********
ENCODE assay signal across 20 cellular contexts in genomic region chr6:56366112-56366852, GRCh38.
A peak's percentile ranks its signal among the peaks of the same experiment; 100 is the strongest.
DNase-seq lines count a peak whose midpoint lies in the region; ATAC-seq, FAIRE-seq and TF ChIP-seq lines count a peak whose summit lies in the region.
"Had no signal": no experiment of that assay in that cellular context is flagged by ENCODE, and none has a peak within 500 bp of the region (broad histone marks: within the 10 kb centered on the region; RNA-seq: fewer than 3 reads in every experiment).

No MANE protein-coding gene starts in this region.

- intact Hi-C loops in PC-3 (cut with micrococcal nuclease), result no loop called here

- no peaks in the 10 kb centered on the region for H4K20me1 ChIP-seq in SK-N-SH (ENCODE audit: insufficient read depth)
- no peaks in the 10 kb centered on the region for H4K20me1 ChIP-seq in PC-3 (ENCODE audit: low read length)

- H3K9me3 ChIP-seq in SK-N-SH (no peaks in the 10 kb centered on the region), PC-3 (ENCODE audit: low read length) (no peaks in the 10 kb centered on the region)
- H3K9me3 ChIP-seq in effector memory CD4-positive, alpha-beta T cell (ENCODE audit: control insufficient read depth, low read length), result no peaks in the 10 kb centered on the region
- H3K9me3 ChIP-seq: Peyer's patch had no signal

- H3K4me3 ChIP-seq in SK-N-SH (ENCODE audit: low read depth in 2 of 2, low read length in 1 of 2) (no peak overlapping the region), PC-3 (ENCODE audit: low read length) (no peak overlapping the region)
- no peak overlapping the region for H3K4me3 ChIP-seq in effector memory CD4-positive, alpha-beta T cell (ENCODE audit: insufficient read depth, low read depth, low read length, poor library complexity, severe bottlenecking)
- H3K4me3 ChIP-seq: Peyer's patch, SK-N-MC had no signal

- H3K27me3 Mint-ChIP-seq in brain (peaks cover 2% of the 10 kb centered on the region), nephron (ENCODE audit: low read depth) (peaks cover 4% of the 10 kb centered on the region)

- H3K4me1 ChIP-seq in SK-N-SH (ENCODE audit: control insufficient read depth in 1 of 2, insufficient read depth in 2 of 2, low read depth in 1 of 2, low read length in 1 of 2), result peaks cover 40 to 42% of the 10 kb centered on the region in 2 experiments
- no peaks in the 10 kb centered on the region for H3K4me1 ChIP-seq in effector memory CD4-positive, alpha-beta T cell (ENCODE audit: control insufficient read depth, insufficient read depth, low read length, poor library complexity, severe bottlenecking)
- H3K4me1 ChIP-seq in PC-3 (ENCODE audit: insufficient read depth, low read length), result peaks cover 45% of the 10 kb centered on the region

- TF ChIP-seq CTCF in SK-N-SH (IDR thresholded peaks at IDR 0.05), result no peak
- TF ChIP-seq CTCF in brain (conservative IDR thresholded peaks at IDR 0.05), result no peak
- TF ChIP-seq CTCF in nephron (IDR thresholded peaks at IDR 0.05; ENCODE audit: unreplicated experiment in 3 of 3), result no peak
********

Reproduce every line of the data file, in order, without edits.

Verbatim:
ENCODE assay signal across 20 cellular contexts in genomic region chr6:56366112-56366852, GRCh38.
A peak's percentile ranks its signal among the peaks of the same experiment; 100 is the strongest.
DNase-seq lines count a peak whose midpoint lies in the region; ATAC-seq, FAIRE-seq and TF ChIP-seq lines count a peak whose summit lies in the region.
"Had no signal": no experiment of that assay in that cellular context is flagged by ENCODE, and none has a peak within 500 bp of the region (broad histone marks: within the 10 kb centered on the region; RNA-seq: fewer than 3 reads in every experiment).

No MANE protein-coding gene starts in this region.

- intact Hi-C loops in PC-3 (cut with micrococcal nuclease), result no loop called here

- no peaks in the 10 kb centered on the region for H4K20me1 ChIP-seq in SK-N-SH (ENCODE audit: insufficient read depth)
- no peaks in the 10 kb centered on the region for H4K20me1 ChIP-seq in PC-3 (ENCODE audit: low read length)

- H3K9me3 ChIP-seq in SK-N-SH (no peaks in the 10 kb centered on the region), PC-3 (ENCODE audit: low read length) (no peaks in the 10 kb centered on the region)
- H3K9me3 ChIP-seq in effector memory CD4-positive, alpha-beta T cell (ENCODE audit: control insufficient read depth, low read length), result no peaks in the 10 kb centered on the region
- H3K9me3 ChIP-seq: Peyer's patch had no signal

- H3K4me3 ChIP-seq in SK-N-SH (ENCODE audit: low read depth in 2 of 2, low read length in 1 of 2) (no peak overlapping the region), PC-3 (ENCODE audit: low read length) (no peak overlapping the region)
- no peak overlapping the region for H3K4me3 ChIP-seq in effector memory CD4-positive, alpha-beta T cell (ENCODE audit: insufficient read depth, low read depth, low read length, poor library complexity, severe bottlenecking)
- H3K4me3 ChIP-seq: Peyer's patch, SK-N-MC had no signal

- H3K27me3 Mint-ChIP-seq in brain (peaks cover 2% of the 10 kb centered on the region), nephron (ENCODE audit: low read depth) (peaks cover 4% of the 10 kb centered on the region)

- H3K4me1 ChIP-seq in SK-N-SH (ENCODE audit: control insufficient read depth in 1 of 2, insufficient read depth in 2 of 2, low read depth in 1 of 2, low read length in 1 of 2), result peaks cover 40 to 42% of the 10 kb centered on the region in 2 experiments
- no peaks in the 10 kb centered on the region for H3K4me1 ChIP-seq in effector memory CD4-positive, alpha-beta T cell (ENCODE audit: control insufficient read depth, insufficient read depth, low read length, poor library complexity, severe bottlenecking)
- H3K4me1 ChIP-seq in PC-3 (ENCODE audit: insufficient read depth, low read length), result peaks cover 45% of the 10 kb centered on the region

- TF ChIP-seq CTCF in SK-N-SH (IDR thresholded peaks at IDR 0.05), result no peak
- TF ChIP-seq CTCF in brain (conservative IDR thresholded peaks at IDR 0.05), result no peak
- TF ChIP-seq CTCF in nephron (IDR thresholded peaks at IDR 0.05; ENCODE audit: unreplicated experiment in 3 of 3), result no peak